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The pessimist lives in a state of “what if…?” She considers all manner of possible negative outcomes of things, from the mildly negative, which has a statistically reasonable chance of occurring, to the moderately negative, to the catastrophic outcome which is statistically almost impossible. She then dwells on the catastrophic outcome, and ruminates over how to prepare for it, until visions of catastrophe fill her emotional space. She believes that it is better to assume the worst, because ,”if it happens, I will bee prepared for it, and if it doesn’t happen, then I will be pleasantly surprised.”  While she is dwelling on the catastrophic, life moves inexorably past her unnoticed, and good outcomes, when they occur, are treated as minor events which barely avoided disaster.  .

The optimist considers both positive and negative possibilities. He considers the possibility of a negative outcome, but only enough to be prepared for it. He also considers the possibility of a positive outcome, considering it enough to prepare for it as well. He stays anchored enough in the present to take joy from it, and dwells on the positive possibilities ahead enough to enhance the present even more.

Here are some examples:

(1)  I’ve got a business trip coming up.  Gee, I dread standing in lines at airports, going through security.  Then again, I always enjoy the view of the clouds and the ground below, passing over water.  On one of my last flights, I met an interesting woman who had been travelling in Egypt.  Maybe I’ll meet someone interesting again.

(2)  Tonight I’m meeting someone for coffee whom I met online.  I dread these dates.  I feel so awkward.  It could be a disaster.  Then again, I went on one not long ago, and the guy told some funny stories about his worst dates.  They  cracked me up.   We might have some fun for a while.  Who knows how it might turn out.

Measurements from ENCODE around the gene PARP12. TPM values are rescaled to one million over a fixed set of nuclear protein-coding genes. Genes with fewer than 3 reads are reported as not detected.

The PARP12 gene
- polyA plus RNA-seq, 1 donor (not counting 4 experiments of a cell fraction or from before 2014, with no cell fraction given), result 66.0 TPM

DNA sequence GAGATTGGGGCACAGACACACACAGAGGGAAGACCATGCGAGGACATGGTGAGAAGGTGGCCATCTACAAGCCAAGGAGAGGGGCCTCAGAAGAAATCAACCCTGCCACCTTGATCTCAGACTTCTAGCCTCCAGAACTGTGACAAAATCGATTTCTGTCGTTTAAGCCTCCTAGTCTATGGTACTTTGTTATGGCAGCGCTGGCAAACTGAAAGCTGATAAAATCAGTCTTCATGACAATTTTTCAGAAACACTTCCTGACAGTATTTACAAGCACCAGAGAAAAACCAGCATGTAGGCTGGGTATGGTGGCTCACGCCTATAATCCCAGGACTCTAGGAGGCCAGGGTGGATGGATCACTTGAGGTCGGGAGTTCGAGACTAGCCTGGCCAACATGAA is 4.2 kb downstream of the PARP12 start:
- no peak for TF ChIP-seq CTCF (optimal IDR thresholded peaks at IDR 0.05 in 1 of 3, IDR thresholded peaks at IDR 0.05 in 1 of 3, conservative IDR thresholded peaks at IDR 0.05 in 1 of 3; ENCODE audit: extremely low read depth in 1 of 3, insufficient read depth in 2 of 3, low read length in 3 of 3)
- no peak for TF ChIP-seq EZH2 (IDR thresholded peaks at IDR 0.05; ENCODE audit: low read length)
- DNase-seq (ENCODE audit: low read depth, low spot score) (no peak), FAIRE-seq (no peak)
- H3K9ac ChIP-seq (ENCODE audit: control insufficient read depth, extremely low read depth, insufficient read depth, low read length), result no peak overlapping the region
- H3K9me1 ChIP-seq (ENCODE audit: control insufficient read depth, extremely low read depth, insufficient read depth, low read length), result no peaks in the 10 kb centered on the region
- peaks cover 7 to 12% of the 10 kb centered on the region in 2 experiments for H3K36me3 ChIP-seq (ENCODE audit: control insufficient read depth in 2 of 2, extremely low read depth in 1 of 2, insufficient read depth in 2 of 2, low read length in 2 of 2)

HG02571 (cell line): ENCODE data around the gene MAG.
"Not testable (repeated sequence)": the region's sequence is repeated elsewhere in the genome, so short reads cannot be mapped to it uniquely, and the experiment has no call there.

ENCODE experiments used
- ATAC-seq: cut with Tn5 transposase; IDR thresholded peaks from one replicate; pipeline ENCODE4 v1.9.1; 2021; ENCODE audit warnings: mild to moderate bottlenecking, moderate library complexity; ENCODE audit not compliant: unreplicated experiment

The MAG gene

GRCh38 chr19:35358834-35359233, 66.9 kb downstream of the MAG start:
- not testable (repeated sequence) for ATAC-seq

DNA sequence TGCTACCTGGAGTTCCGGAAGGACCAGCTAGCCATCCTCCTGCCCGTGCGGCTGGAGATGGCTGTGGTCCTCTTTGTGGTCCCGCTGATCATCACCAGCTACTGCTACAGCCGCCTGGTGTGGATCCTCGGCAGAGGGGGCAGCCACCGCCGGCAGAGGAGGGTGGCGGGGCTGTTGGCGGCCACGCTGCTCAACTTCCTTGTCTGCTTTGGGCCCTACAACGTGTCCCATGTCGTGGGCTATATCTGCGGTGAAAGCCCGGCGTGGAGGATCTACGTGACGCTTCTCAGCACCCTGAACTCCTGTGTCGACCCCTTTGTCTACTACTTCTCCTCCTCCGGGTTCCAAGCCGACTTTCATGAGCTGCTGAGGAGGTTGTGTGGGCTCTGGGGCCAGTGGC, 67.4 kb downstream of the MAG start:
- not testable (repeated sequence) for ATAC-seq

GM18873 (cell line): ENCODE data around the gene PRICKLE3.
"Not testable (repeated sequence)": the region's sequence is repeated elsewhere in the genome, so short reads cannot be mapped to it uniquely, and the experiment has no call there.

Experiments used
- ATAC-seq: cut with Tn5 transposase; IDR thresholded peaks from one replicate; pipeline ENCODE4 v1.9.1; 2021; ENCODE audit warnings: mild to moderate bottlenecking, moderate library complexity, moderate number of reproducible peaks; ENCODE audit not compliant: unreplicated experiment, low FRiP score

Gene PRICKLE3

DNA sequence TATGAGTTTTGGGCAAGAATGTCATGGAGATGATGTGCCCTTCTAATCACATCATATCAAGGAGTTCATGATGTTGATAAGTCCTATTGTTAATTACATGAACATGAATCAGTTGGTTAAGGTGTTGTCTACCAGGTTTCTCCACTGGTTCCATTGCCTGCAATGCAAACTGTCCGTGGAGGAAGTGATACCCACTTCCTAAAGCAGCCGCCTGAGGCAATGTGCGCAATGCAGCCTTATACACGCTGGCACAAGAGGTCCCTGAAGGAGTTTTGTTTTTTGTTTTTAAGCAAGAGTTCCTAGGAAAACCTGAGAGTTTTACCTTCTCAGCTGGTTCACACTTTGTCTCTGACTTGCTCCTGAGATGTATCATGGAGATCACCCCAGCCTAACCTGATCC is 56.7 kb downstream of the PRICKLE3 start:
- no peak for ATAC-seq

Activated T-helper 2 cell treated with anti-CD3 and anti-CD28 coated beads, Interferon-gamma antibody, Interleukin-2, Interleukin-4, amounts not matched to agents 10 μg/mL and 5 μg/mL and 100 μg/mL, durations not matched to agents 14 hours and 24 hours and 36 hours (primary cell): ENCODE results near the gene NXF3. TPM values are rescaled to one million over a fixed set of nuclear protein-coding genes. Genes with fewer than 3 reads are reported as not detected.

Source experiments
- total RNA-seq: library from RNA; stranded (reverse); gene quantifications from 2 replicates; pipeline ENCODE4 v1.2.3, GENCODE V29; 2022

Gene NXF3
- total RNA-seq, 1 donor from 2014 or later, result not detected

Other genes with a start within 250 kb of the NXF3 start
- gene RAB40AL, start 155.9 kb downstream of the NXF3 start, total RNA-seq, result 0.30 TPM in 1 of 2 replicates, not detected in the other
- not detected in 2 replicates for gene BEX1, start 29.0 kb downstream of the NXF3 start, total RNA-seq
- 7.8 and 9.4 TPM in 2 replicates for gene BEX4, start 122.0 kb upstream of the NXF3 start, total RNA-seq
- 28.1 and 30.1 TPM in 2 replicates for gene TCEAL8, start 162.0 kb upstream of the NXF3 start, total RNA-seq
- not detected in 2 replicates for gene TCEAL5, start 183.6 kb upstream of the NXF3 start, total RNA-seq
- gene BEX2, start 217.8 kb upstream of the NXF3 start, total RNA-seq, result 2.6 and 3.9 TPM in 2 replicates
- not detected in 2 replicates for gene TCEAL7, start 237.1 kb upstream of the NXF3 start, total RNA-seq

Consider the last time you were acutely anxious. What were the negative outcomes you were dwelling on? How did it affect you?

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What future events are you anxious about?  When do you typically assume that the worse will happen?

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Now think again about that event coming up.  Write down the positive outcomes which are also possible?
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When you find yourself catastrophizing, shift away from considering only negative outcomes, shift into considering positive outcomes. You are not seeking to be unrealistic, only balanced in your thinking.

 

 

 

# 48 Take Ownership of Your Successes

???????????????????????????????????????????????????????????????????????????????????????blue-dotWhen positive outcomes occur, we have characteristic ways in which we view them.  The optimist views his or her good result as well- deserved, under their control.  The pessimist views the good result as a fluke, a fleeting bit of luck.  Here’s an example:  The human resources manager makes a well received presentation to management.

Optimist:  “Wow, I really was in top form today.  (internal)  All my creative juices were flowing. (internal, pervasive)   I’m glad I prepared.  Everything just came together.  I guess I have a knack for this.  (pervasive and long-lasting).

Pessimist:  “Whew!.  I’m glad I got through that.  I don’t know why they liked it.  I stumbled a few times.  I guess I was lucky that the guy before me warmed them up with a few good jokes (external, temporary, limited).  Maybe they felt sorry for me because they could see I was nervous.  Or maybe they were just glad it was such a short presentation (external, temporary, limited).